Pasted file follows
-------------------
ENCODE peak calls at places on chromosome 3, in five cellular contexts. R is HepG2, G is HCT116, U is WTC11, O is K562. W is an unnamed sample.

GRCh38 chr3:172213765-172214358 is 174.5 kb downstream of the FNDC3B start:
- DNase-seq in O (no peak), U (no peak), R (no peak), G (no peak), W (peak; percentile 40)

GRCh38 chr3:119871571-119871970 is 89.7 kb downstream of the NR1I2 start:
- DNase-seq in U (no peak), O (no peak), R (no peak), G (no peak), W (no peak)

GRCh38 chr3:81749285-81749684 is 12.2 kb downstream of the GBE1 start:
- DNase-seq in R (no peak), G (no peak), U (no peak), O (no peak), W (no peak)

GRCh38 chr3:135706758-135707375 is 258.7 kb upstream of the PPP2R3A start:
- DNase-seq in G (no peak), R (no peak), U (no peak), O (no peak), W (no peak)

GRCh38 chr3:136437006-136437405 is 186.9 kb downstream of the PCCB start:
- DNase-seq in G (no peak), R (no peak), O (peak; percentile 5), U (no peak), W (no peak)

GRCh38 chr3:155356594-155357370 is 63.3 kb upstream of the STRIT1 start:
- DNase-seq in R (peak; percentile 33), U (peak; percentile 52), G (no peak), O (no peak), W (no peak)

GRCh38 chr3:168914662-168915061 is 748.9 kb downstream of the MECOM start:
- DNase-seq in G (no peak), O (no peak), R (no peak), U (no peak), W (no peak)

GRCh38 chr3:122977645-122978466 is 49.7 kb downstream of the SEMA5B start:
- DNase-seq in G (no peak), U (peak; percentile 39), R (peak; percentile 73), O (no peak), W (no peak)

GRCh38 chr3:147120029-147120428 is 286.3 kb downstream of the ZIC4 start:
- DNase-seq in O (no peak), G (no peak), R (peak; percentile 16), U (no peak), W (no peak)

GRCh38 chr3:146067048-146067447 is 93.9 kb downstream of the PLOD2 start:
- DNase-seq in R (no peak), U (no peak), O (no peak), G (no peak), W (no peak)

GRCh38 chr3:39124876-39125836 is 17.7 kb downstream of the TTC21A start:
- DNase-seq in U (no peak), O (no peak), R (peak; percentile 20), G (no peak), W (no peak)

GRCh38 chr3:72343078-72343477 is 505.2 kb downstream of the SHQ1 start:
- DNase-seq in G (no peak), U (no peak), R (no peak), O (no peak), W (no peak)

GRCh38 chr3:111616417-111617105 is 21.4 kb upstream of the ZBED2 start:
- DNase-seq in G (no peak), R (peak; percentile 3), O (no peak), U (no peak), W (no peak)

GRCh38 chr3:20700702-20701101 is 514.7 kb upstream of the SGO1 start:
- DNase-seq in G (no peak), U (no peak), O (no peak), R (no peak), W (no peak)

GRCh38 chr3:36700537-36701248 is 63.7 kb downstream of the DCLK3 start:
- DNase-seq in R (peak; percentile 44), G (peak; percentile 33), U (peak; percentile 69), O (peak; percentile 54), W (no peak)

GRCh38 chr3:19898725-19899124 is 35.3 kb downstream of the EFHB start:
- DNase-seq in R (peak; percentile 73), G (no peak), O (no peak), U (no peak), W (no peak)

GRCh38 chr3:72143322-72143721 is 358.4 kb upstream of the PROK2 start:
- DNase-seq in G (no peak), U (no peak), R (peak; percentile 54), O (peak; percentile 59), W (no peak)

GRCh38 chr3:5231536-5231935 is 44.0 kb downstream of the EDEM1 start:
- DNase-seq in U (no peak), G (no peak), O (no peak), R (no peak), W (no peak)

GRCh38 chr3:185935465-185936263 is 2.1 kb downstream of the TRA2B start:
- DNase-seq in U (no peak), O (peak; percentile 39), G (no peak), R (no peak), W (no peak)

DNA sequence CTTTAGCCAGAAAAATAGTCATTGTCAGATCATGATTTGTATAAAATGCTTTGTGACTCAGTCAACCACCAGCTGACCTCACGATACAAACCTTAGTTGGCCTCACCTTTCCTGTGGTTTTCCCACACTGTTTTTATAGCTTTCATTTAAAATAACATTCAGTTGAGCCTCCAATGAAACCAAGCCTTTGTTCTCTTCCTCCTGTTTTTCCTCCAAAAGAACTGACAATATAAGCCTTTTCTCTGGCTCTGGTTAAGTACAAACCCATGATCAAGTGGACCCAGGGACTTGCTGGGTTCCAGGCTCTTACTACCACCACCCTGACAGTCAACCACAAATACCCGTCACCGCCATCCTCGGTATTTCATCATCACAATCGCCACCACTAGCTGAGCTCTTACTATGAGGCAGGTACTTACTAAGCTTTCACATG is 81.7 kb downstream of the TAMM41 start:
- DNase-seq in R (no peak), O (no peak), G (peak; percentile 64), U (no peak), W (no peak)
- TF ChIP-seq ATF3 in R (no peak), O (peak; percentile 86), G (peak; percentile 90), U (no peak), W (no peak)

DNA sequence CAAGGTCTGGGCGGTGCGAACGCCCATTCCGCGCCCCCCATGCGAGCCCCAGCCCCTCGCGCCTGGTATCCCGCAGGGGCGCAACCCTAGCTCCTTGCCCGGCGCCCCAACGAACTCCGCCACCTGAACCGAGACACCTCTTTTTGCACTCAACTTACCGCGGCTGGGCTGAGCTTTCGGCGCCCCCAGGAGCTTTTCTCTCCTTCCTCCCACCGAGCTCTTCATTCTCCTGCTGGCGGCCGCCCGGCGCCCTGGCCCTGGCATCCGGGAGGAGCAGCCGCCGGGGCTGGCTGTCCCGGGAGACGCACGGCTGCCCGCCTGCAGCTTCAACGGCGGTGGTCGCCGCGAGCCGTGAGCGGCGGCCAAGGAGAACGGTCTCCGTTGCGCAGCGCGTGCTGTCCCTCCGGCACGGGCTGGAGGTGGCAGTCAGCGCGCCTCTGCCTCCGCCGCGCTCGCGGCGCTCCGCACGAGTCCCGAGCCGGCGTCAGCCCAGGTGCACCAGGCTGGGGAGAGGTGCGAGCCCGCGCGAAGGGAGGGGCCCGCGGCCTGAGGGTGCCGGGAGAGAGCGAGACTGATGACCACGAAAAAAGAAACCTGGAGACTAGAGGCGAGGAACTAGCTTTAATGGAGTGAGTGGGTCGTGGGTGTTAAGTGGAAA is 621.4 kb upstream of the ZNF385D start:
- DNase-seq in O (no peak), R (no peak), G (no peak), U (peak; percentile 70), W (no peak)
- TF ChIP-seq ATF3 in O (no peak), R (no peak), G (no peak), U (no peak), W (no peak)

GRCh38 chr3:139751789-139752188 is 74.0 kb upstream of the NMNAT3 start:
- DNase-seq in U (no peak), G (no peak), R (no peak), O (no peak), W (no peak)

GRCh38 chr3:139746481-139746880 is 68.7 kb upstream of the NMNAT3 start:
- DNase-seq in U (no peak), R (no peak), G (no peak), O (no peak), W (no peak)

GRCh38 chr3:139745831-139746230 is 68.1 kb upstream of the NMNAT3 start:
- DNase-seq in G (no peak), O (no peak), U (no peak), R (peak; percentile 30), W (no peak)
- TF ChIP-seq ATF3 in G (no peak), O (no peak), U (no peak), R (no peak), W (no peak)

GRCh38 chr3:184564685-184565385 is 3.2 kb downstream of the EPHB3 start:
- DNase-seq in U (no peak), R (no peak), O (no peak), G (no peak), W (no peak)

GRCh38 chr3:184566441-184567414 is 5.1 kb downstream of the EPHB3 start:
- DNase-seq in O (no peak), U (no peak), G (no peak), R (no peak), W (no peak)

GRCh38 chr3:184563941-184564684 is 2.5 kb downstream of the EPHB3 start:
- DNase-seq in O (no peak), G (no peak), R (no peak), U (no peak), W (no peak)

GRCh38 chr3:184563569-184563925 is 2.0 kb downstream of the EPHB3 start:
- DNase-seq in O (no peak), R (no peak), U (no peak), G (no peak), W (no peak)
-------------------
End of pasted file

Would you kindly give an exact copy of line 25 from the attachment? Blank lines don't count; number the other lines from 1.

- DNase-seq in G (no peak), U (no peak), R (no peak), O (no peak), W (no peak)